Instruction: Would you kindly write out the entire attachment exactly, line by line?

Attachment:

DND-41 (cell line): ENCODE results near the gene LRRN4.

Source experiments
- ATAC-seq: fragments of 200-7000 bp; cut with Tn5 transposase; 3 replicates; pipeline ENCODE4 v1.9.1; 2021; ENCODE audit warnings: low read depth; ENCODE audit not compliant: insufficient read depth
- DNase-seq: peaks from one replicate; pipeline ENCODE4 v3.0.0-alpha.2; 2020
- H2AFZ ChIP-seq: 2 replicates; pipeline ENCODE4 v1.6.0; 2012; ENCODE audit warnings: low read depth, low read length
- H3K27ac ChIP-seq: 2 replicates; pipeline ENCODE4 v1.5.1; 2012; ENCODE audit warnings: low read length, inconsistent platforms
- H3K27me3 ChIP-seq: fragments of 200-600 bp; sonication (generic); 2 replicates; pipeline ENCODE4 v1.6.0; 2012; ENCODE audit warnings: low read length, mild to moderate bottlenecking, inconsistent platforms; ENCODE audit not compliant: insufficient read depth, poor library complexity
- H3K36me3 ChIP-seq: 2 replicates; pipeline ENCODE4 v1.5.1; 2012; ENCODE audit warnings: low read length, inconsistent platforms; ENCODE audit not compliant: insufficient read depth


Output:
DND-41 (cell line): ENCODE results near the gene LRRN4.

Source experiments
- ATAC-seq: fragments of 200-7000 bp; cut with Tn5 transposase; 3 replicates; pipeline ENCODE4 v1.9.1; 2021; ENCODE audit warnings: low read depth; ENCODE audit not compliant: insufficient read depth
- DNase-seq: peaks from one replicate; pipeline ENCODE4 v3.0.0-alpha.2; 2020
- H2AFZ ChIP-seq: 2 replicates; pipeline ENCODE4 v1.6.0; 2012; ENCODE audit warnings: low read depth, low read length
- H3K27ac ChIP-seq: 2 replicates; pipeline ENCODE4 v1.5.1; 2012; ENCODE audit warnings: low read length, inconsistent platforms
- H3K27me3 ChIP-seq: fragments of 200-600 bp; sonication (generic); 2 replicates; pipeline ENCODE4 v1.6.0; 2012; ENCODE audit warnings: low read length, mild to moderate bottlenecking, inconsistent platforms; ENCODE audit not compliant: insufficient read depth, poor library complexity
- H3K36me3 ChIP-seq: 2 replicates; pipeline ENCODE4 v1.5.1; 2012; ENCODE audit warnings: low read length, inconsistent platforms; ENCODE audit not compliant: insufficient read depth